• You think George Hodel is reprehensible and creepy here? Wait till you hear this. Steve Hodel, George’s son, thinks that his father was not only the Black Dahlia killer but also one of the other most famous unsolved murderers in history: the Zodiac Killer. In between? He was also the Lipstick Killer in the late ’40s in Chicago and the Jigsaw Murderer in the Philippines in the ’60s. Could one man have been responsible for all of these unsolved crimes? Believe it or not, it’s not that far-fetched. Handwriting comparisons were done between Hodel and the Zodiac notes and he couldn’t be ruled out. And there’s evidence he was in all of those places when those murders occurred. Steve Hodel even wrote a book called Most Evil: Avenger, Zodiac, and the Further Serial Murders of Dr. George Hill Hodel.
• Tamar says that she named her daughter after a poem by Robinson Jeffers. The poem in question is called “Fauna” and here’s a sample:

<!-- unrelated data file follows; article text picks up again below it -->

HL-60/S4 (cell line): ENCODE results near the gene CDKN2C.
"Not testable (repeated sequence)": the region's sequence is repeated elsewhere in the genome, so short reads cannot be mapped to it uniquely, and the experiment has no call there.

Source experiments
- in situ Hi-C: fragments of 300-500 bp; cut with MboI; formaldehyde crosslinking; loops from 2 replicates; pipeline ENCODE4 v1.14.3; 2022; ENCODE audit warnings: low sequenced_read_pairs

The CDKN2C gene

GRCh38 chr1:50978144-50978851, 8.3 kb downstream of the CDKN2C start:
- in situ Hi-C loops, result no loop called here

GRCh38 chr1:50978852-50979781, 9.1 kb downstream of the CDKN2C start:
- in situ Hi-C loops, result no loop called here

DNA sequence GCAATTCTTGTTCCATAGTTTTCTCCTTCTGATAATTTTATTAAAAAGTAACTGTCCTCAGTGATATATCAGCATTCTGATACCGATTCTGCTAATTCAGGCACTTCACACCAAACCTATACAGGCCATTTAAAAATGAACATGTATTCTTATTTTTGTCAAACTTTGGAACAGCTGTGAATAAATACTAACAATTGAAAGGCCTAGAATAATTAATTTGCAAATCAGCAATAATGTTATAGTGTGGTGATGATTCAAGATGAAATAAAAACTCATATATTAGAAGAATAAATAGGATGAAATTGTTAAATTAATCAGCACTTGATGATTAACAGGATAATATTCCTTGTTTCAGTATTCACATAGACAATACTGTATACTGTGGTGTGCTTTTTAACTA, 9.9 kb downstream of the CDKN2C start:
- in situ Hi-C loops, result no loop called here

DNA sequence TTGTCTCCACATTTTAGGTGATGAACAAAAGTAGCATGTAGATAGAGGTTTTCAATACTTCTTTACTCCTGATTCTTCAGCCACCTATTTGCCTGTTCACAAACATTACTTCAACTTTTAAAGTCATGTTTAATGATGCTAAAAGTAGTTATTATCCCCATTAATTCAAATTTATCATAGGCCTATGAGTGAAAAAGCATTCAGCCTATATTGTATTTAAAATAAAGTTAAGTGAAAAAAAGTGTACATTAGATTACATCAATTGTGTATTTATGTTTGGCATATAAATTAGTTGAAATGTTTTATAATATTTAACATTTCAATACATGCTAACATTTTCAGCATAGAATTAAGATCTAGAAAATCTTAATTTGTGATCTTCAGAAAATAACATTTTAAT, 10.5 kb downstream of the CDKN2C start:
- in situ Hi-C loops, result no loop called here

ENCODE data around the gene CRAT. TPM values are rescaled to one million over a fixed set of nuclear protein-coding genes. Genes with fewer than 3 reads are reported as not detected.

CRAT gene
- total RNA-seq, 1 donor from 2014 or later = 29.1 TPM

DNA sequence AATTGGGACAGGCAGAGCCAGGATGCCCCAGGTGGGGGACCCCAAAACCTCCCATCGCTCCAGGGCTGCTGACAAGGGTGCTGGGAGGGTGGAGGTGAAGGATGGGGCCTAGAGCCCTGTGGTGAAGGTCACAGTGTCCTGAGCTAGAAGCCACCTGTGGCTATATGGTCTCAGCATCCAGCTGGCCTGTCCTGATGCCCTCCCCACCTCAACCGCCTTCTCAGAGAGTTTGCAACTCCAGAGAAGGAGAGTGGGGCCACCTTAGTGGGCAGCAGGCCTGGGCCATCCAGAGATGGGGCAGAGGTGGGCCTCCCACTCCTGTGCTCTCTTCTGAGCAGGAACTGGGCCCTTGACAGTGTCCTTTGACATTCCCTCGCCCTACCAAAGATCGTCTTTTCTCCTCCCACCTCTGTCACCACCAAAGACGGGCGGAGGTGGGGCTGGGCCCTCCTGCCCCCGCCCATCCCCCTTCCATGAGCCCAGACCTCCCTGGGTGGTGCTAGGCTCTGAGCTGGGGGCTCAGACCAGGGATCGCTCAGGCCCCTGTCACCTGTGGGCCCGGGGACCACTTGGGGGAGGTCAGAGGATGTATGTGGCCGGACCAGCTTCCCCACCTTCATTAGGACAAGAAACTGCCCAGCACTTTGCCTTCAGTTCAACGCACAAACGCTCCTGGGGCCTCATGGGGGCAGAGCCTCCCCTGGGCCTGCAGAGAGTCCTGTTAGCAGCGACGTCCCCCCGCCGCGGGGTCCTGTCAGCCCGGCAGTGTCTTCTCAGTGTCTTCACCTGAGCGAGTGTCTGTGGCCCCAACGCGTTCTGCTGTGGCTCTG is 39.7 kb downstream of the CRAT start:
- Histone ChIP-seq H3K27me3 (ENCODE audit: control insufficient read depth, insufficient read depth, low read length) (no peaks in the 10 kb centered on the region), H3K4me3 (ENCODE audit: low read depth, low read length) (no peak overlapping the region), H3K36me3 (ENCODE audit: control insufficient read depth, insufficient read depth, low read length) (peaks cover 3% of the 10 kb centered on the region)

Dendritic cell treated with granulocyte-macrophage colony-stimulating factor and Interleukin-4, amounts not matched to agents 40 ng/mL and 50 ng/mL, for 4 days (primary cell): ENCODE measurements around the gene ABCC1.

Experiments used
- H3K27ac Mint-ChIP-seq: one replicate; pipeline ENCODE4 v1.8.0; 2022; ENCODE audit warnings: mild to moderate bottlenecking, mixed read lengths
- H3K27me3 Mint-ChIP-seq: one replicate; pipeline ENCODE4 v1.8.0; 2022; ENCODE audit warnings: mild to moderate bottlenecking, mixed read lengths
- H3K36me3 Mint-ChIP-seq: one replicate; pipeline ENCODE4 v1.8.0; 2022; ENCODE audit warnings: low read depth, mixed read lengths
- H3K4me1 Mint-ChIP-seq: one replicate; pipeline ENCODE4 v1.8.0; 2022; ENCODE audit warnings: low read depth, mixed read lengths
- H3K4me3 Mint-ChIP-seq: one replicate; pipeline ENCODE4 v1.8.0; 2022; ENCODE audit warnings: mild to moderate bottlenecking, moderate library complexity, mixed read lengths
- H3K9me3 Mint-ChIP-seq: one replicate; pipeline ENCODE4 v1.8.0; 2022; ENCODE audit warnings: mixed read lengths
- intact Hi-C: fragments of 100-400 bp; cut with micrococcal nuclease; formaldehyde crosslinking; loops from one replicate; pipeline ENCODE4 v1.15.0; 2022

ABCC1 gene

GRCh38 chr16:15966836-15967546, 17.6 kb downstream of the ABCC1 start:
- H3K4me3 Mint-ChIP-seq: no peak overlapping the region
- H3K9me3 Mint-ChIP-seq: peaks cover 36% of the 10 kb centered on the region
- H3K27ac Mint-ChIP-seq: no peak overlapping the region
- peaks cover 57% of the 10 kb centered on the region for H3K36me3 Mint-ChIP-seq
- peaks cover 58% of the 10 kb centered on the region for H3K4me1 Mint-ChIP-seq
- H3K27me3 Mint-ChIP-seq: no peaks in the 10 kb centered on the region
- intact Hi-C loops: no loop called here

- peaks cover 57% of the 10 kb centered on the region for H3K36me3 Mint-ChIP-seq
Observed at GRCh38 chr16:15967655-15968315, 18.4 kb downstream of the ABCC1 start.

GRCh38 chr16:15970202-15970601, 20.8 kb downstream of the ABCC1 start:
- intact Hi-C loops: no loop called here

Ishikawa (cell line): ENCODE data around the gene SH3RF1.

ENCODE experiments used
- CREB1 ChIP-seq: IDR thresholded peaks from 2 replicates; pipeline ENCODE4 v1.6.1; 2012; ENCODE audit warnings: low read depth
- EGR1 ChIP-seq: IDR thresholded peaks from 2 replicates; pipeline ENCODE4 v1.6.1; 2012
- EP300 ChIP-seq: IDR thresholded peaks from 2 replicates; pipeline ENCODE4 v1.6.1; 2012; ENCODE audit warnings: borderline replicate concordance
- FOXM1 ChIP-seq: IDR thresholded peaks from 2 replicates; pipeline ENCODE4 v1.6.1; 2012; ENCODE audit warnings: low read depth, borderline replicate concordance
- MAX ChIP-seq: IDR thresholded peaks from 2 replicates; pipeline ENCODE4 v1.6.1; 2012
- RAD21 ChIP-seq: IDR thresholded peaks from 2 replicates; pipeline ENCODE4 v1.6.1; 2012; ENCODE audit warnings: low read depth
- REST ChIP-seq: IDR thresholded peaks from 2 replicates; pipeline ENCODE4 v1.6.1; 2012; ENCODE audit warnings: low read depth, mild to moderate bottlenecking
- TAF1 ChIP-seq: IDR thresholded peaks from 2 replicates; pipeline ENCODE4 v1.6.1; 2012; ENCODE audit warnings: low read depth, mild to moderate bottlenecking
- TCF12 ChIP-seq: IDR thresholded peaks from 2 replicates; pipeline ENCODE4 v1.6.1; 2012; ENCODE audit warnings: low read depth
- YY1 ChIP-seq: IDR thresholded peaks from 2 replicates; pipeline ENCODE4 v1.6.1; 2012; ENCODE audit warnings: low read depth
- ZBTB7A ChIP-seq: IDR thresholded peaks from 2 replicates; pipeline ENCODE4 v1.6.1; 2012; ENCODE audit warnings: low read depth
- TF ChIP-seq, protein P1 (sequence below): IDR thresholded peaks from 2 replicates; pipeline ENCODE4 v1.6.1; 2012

Fauna the sun has kissed your body brown,
The hot south sun, but O I hate the white
Teeth of bold waves that bite
Your shining ankles when you wander down
To dance on the dim shore a moonlit night.
• Let’s take a brief moment to praise Leland Orser as Peter. He’s a great character actor, who often does a lot with very little. Do yourself a favor and seek out one of his few leading roles in an excellent indie called Faults, co-starring Mary Elizabeth Winstead.
• Only one left! What do you want from the finale? What do you expect?